I have to admit that so far, this has been one of my most favorite winters of my life. Not because anything spectacular has happened, or for that matter anything remotely out of the order, but just because it has been so pretty. I often take pretty for granted, and I have to remind myself that I am a lucky so-and-so because I get to live in this gorgeous part of the world. I live next to the largest lake in the world; when she freezes up, it is glorious. At first she steams, then ice chunks form, then the ferry stops running and soon, if the islanders are lucky, an ice road arrives. That’s pretty cool. And that’s just the lake! To have my morning commute littered with beautiful trees, decked out in a layer of snow is fairly fabulous. Think lovely actresses at the Oscars wearing diamonds. No…it’s actually nothing like that, but it is pretty stunning. I live in what the beer commercials call God’s Country; although, I think God could lay claim to the whole planet if asked, so there you go. This winter, I have really enjoyed my wood stove, the snow on the trees, the lake freezing up and the big clear night skies. It has been glorious and really, really pretty.
I haven’t even been the least bit bummed at the latest ridiculously large snow accumulations. I actually got giddy this part weekend thinking we would get another 10 inches on the ground. Why not? I prefer pretty white to the muddy, brown yuk of Spring. After a strong, solid, snow storm, it’s as if some nurse from the 1950’s (you know the one – all dressed in white, wearing the nurse hat, and squeaky white shoes) came through town with a bucket of bleach and purified everything. Apparently, my version is Mother Nature is more of a Nurse Ratchet.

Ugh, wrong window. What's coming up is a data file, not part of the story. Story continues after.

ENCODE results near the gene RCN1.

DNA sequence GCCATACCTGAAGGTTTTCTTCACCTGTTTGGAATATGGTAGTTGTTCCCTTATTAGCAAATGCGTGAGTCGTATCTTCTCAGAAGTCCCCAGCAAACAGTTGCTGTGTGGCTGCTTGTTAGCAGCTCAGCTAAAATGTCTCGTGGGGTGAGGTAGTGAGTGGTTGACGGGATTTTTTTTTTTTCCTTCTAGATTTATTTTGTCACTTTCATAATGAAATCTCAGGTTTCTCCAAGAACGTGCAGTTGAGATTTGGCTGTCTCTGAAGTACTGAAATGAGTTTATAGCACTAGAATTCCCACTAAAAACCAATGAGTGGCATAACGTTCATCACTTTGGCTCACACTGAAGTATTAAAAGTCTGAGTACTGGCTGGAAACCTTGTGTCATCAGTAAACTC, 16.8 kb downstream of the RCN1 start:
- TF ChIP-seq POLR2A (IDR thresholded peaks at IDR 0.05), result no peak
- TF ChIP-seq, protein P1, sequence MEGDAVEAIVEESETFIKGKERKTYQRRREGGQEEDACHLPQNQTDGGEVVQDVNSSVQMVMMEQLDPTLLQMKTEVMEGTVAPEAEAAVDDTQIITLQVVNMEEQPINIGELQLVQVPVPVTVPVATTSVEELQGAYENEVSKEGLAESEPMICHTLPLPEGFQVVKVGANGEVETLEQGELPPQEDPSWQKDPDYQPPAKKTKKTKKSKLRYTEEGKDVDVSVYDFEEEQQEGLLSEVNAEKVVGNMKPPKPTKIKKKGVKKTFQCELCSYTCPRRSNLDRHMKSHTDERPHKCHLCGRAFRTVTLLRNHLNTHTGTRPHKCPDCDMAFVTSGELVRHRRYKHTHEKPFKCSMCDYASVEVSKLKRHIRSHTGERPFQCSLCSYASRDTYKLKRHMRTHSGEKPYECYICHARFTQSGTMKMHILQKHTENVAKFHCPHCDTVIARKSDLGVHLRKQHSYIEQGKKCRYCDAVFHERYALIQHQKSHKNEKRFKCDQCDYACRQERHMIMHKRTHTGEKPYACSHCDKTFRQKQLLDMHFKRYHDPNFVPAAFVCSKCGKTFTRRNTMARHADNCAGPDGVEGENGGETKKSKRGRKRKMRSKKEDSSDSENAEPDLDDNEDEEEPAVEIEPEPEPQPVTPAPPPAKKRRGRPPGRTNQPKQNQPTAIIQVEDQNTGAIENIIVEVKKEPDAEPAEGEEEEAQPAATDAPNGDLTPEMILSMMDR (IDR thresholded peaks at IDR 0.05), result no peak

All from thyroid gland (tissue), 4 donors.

When I was a kid, there was a whopper of a snow storm. I was around 10 and my sister was 14. We were home alone, and my parents were driving back from Milwaukee. Like I said, it was a bad storm, and they had gotten into an accident; they were fine, but it meant we were to be left alone overnight. Due to the blizzard, my parent’s friends couldn’t even drive across town to check on us. We were absolutely alone for at least 24 hours. I remember being really excited about this prospect. I immediately had visions of Laura Ingalls and wondered if we should make a fire, although we didn’t have any wood… Maybe we should break up a chair with a hatchet and spark it up in the fire-place! I saw that in a movie once! My sister quickly put the kibosh on that. Instead, she made Mac and Cheese and made sure to be close to the phone, as my mother was calling every hour, on the hour to make sure we were OK. I could tell my sister was getting worried, and silently prayed for my parent’s speedy return, but I remember thinking it was pretty awesome.
We lived close to the lake, so the strong wind was pushing the snow up over the windows on the first floor. It was as if we were in our own snow fort, if snow forts had a furnace, television and pong. We couldn’t see out of the house at all, at least on the first floor. However, funny thing, the light still seemed to find its way through all the snow. Our family room wasn’t dark at all, but lovely. Everything seemed to have a magical glow about it.
The next afternoon, my parents came home, exhausted and emotionally thin. My father started shoveling us out, but before he did, I opened a window to touch the snow wall that had accumulated on the glass. I held my hands out and touched the snow. My hand started to melt it, and left a print of it there in the snow. It was nothing special, and yet it was.
Yesterday, I got caught in some bad weather while picking up Em from a sleepover. By the time she got in the car, there was about a quarter of an inch of ice on the windows. After scraping and cursing, I hopped in the car, only to see I missed the windows in back. In hopes of a lazy miracle, I rolled the windows down, hoping the ice and snow would magically fall off. It didn’t. In fact, the ice stayed glued in the same spot as where the window was. It looked like some sort of modern, hip stained glass one would see in a trendy, uptown bar. You couldn’t see out of it, but it allowed light into the car. Slowly, Emily put her hands up and touched the ice and smiled. “Mom! Check this out! This is so cool!” Nothing special, and yet it was.